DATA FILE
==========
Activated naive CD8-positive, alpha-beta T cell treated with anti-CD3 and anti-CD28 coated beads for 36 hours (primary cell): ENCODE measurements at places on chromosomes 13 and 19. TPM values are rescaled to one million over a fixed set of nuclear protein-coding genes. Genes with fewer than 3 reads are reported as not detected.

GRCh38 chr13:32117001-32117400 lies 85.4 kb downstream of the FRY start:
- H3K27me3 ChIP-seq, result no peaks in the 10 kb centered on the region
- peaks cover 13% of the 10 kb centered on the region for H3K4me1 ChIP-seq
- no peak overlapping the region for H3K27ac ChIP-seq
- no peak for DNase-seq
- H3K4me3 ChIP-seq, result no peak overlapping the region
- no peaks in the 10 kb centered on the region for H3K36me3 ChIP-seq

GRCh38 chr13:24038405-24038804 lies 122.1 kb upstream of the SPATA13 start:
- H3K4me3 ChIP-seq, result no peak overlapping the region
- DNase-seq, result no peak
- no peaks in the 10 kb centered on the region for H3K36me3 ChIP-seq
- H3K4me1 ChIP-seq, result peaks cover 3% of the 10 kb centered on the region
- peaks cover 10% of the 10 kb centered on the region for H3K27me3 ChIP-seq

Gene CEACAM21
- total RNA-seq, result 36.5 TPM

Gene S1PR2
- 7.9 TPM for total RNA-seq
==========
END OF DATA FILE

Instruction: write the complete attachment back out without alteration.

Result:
Activated naive CD8-positive, alpha-beta T cell treated with anti-CD3 and anti-CD28 coated beads for 36 hours (primary cell): ENCODE measurements at places on chromosomes 13 and 19. TPM values are rescaled to one million over a fixed set of nuclear protein-coding genes. Genes with fewer than 3 reads are reported as not detected.

GRCh38 chr13:32117001-32117400 lies 85.4 kb downstream of the FRY start:
- H3K27me3 ChIP-seq, result no peaks in the 10 kb centered on the region
- peaks cover 13% of the 10 kb centered on the region for H3K4me1 ChIP-seq
- no peak overlapping the region for H3K27ac ChIP-seq
- no peak for DNase-seq
- H3K4me3 ChIP-seq, result no peak overlapping the region
- no peaks in the 10 kb centered on the region for H3K36me3 ChIP-seq

GRCh38 chr13:24038405-24038804 lies 122.1 kb upstream of the SPATA13 start:
- H3K4me3 ChIP-seq, result no peak overlapping the region
- DNase-seq, result no peak
- no peaks in the 10 kb centered on the region for H3K36me3 ChIP-seq
- H3K4me1 ChIP-seq, result peaks cover 3% of the 10 kb centered on the region
- peaks cover 10% of the 10 kb centered on the region for H3K27me3 ChIP-seq

Gene CEACAM21
- total RNA-seq, result 36.5 TPM

Gene S1PR2
- 7.9 TPM for total RNA-seq